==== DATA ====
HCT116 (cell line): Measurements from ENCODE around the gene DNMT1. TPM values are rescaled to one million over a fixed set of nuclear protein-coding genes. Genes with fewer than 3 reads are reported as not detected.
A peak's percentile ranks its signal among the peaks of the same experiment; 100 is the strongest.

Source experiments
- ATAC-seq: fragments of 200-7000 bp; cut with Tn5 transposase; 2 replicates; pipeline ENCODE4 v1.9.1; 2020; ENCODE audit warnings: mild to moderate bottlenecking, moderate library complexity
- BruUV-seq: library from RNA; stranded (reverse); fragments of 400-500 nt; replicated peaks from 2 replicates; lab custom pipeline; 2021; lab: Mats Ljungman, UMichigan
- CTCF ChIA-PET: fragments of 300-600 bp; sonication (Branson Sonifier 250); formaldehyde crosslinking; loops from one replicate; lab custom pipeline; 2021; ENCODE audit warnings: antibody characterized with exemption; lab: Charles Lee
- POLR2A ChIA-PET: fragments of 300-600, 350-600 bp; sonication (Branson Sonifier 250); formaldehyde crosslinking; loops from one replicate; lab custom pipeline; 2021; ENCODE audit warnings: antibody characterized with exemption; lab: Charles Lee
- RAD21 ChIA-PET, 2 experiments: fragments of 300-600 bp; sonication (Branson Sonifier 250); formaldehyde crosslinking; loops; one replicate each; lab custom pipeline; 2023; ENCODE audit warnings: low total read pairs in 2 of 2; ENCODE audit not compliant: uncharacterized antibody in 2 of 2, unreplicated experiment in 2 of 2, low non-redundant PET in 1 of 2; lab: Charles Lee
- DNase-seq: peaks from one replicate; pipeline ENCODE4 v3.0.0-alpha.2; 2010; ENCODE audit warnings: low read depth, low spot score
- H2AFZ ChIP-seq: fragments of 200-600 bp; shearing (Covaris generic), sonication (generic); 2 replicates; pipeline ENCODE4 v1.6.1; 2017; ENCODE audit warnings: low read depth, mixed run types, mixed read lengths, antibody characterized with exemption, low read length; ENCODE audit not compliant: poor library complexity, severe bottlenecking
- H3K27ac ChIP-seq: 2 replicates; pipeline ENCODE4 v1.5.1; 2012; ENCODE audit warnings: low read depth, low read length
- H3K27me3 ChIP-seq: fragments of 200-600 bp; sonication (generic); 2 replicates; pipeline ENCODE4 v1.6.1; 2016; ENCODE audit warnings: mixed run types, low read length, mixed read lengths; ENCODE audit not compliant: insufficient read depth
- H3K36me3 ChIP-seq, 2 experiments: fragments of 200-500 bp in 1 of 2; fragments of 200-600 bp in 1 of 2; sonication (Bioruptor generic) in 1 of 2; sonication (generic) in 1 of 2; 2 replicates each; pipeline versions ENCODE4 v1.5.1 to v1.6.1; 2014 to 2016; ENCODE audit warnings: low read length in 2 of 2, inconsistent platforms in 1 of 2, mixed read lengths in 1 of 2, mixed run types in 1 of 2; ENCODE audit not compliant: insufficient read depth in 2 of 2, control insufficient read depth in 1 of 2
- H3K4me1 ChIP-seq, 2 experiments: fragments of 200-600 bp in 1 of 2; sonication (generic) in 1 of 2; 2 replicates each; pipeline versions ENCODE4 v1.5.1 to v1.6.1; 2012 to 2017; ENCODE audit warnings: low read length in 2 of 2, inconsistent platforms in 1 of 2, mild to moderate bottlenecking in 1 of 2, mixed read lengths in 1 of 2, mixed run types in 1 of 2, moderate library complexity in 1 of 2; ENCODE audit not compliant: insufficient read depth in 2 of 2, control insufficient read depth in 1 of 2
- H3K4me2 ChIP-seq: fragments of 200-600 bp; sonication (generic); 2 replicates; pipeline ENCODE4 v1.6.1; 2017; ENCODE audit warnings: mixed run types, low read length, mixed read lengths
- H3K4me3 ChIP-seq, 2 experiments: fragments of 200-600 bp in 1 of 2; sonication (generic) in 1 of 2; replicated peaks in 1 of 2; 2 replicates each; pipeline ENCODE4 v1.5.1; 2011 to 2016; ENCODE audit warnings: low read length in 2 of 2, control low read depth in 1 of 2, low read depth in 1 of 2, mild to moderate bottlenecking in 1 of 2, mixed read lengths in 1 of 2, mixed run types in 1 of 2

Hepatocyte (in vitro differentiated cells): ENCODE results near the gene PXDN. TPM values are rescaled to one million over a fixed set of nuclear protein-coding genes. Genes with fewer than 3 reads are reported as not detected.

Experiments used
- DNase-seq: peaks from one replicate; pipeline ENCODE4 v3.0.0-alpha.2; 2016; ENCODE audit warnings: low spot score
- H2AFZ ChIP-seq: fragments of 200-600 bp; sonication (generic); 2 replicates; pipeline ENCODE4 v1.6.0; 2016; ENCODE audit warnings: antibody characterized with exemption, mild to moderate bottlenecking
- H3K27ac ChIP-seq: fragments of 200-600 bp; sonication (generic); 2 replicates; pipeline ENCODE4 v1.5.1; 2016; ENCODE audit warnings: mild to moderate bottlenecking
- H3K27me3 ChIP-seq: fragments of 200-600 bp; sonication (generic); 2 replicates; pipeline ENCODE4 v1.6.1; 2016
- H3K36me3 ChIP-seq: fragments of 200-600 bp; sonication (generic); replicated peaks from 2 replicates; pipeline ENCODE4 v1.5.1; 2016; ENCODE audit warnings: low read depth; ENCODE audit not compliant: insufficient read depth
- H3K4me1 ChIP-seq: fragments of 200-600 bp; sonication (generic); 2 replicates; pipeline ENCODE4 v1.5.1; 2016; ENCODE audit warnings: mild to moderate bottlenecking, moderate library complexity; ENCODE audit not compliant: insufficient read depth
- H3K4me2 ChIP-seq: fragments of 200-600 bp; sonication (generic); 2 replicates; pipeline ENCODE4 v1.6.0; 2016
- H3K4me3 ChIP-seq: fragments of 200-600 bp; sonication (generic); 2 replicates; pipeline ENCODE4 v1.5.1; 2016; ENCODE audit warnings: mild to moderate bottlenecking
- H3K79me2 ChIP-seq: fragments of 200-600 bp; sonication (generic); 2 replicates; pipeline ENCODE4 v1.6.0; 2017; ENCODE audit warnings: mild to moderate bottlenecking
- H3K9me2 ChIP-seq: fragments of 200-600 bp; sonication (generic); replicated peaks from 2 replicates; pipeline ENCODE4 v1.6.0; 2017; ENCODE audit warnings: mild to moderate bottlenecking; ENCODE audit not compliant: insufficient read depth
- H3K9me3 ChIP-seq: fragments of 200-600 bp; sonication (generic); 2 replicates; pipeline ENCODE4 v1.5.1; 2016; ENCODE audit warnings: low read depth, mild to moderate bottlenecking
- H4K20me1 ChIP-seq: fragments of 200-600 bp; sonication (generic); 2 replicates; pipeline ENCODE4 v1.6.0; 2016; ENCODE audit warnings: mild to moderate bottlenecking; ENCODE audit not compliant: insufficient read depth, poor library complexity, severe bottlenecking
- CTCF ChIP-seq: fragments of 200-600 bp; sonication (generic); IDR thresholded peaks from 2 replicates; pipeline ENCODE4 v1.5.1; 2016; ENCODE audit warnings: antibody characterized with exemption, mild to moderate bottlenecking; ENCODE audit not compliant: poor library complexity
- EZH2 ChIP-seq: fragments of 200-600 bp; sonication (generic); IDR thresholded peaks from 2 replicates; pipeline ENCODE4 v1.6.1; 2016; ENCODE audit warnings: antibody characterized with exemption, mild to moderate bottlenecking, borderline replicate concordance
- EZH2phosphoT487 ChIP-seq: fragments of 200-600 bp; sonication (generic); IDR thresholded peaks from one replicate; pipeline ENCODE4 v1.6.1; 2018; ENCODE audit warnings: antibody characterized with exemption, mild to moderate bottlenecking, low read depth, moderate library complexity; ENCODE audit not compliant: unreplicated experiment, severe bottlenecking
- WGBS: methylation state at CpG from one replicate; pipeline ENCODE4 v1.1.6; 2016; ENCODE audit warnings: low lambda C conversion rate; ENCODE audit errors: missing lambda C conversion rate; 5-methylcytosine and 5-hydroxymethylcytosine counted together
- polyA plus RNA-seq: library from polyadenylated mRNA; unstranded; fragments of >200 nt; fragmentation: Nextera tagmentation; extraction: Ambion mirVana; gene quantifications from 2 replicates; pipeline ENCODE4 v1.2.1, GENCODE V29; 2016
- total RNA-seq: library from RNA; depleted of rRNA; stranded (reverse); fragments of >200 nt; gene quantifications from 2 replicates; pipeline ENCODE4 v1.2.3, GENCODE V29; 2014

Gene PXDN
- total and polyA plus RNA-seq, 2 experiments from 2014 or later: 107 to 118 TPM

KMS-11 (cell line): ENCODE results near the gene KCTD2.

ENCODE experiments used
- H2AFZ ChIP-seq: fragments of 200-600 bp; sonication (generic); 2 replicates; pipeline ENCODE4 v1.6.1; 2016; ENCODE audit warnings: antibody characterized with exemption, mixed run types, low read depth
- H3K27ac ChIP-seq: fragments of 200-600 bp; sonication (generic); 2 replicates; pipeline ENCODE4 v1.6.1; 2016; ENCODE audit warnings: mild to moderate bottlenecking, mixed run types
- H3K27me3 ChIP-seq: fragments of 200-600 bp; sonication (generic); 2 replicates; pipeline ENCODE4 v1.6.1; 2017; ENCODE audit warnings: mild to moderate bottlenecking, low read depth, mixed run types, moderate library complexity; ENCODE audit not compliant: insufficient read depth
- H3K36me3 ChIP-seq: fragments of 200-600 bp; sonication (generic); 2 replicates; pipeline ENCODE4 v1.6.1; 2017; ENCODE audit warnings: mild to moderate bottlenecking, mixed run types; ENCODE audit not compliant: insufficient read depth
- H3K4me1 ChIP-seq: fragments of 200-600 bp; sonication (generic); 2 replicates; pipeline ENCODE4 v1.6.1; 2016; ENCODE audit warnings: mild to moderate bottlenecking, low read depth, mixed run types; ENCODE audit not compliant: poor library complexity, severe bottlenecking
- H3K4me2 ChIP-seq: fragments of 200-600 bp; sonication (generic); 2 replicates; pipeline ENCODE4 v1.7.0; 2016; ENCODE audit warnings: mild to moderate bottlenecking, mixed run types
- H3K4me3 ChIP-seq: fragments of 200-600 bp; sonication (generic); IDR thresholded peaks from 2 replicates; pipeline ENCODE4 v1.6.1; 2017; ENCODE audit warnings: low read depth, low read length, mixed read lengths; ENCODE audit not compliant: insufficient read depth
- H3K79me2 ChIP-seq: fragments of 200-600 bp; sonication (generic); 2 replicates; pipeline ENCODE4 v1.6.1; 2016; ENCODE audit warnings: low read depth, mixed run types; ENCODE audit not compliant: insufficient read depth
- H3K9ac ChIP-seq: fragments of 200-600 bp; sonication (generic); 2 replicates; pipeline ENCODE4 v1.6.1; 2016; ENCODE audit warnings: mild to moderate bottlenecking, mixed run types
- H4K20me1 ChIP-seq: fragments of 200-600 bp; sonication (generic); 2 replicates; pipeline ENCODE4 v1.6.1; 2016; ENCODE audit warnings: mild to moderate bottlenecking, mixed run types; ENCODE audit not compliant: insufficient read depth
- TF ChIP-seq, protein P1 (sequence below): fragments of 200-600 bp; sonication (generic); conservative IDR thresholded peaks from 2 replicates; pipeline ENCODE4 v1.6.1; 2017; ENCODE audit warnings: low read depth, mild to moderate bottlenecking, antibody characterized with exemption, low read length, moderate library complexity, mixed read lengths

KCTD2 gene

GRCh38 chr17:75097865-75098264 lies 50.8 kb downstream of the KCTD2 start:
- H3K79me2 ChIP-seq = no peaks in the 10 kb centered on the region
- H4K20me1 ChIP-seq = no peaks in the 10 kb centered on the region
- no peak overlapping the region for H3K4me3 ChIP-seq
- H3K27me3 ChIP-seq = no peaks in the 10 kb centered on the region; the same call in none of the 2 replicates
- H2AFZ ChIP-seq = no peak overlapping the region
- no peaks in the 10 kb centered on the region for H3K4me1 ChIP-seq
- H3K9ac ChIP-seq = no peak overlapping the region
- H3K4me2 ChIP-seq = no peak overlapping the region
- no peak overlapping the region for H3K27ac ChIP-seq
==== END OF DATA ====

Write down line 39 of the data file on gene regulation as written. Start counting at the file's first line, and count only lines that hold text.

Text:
KMS-11 (cell line): ENCODE results near the gene KCTD2.